The Coronation Street actor William Roache always behaved impeccably in the company of young women, Anne Kirkbride, who plays his on-screen wife Deirdre Barlow, has told a court.
Mr Roache, 81, who has played the role of Ken Barlow since 1960, is accused of using his fame and popularity to exploit “starstruck” young girls for sex in the 1960s.
His five accusers have told the jury they were assaulted by the actor either while at Granada Studios where the soap is filmed, in his Rolls-Royce or at properties he owned.
But yesterday his co-stars said Mr Roache was the caring and kind “father figure” and “elder statesman” of the show, who looked after younger members of the cast. Ms Kirkbride said she had known the actor since joining the soap’s cast in 1972. Giving evidence for the defence at Preston Crown Court, she said she was a “terrified and very nervous” young actress when she joined Coronation Street and first met Roache.
“He was friendly...we had a really nice chat and he offered me a cigarette,” she said. “We shared a lot of the same interests in spiritual things. I just found him very easy to talk to.” Asked to describe the defendant in one word, she replied: “Lovely”.
With Mr Roache smiling in the dock, Ms Kirkbride, 59, went on to say that he behaved “impeccably” towards her.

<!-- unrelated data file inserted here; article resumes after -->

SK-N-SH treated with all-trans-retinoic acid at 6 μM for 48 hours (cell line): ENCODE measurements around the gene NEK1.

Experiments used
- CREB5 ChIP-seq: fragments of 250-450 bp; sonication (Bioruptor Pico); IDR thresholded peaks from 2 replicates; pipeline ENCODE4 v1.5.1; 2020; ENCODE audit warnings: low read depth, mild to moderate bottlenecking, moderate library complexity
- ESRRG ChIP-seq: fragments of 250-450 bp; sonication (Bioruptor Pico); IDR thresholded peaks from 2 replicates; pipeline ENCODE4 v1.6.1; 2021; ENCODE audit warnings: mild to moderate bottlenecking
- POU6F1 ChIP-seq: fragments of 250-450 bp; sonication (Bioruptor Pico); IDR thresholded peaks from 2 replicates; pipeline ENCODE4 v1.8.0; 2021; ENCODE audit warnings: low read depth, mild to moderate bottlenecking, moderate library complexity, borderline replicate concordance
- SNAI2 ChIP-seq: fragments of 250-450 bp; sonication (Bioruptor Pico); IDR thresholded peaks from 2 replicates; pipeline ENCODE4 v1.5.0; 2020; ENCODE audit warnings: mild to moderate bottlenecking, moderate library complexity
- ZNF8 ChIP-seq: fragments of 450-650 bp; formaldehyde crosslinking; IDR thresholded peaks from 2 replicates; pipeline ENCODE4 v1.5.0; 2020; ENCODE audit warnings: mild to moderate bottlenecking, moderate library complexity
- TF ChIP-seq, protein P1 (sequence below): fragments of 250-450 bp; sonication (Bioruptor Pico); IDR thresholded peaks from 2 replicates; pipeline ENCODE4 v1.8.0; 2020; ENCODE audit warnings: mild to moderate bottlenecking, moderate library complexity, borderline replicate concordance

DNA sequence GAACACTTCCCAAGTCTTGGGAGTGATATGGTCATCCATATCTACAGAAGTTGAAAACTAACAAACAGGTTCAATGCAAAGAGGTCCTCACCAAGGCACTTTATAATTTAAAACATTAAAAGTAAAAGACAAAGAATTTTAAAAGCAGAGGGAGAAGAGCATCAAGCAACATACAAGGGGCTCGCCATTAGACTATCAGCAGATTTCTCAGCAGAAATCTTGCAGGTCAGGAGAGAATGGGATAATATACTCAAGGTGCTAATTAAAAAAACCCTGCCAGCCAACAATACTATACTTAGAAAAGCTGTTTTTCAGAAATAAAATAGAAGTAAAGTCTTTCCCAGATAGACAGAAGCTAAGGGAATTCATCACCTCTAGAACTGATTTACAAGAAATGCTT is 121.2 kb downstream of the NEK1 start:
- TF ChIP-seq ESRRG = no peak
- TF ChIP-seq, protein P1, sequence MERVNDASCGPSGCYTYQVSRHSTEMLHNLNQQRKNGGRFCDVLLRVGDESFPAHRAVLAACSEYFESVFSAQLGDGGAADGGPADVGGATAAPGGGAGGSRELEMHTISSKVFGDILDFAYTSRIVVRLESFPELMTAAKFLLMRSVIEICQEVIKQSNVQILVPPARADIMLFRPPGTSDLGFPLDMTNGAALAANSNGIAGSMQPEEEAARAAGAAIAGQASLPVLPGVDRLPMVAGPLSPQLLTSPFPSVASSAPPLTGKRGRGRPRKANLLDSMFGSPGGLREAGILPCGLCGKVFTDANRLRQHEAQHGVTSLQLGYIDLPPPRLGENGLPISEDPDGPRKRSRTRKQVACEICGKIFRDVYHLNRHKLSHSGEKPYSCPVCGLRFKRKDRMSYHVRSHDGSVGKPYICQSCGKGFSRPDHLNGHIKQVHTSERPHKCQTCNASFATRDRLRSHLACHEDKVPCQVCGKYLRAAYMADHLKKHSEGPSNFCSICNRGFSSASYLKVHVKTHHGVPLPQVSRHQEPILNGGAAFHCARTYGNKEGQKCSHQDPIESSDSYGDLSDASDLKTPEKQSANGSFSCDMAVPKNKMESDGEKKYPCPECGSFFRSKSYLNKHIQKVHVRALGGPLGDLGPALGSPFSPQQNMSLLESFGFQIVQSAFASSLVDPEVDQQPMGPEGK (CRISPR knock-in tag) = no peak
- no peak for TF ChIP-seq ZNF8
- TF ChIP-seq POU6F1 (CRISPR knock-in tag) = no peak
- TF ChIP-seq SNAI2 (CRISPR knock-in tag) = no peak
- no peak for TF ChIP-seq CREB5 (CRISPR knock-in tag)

“He was always the perfect gentleman,” she said.
Defence barrister Louise Blackwell QC asked: “Was there anything about his behaviour towards young women which would worry you?” The actress replied: “Not at all... never. We have obviously had several young actresses playing our daughter. He has never been anything other than helpful, supportive. Never a suggestion of anything else in all of the years I have known him.”
Helen Worth, who plays Gail McIntyre in the soap, also gave evidence. Ms Worth said she was 23 when she joined Coronation Street in 1974. She was asked if she had spent a lot of time with Mr Roache during her 40 years in the cast. She replied: “Yes, in fact our dressing rooms are opposite each other.”
Miss Blackwell asked: “During the time that you worked with him, how would you describe his character, particularly in reference to young women?” Ms Worth said: “He was caring. Never anything more. Just caring. What more can a man be? He was lovely.”
The barrister asked: “Did you see him in the company of young female cast members?” “Yes, of course,” Ms Worth replied. “I never saw anything that was untoward whatsoever in 40 years.”
Chris Gascoyne, who plays Mr Roache’s fictional son Peter Barlow, said the defendant was “kind, warm and open” with a great sense of humour.
Roache faces two counts of rape and four counts of indecent assault involving five complainants aged 16 and under between 1965 and 1971. He denies four charges of indecent assault and two of rape and has told the jury he is not sexually attracted to underage girls.
The trial continues.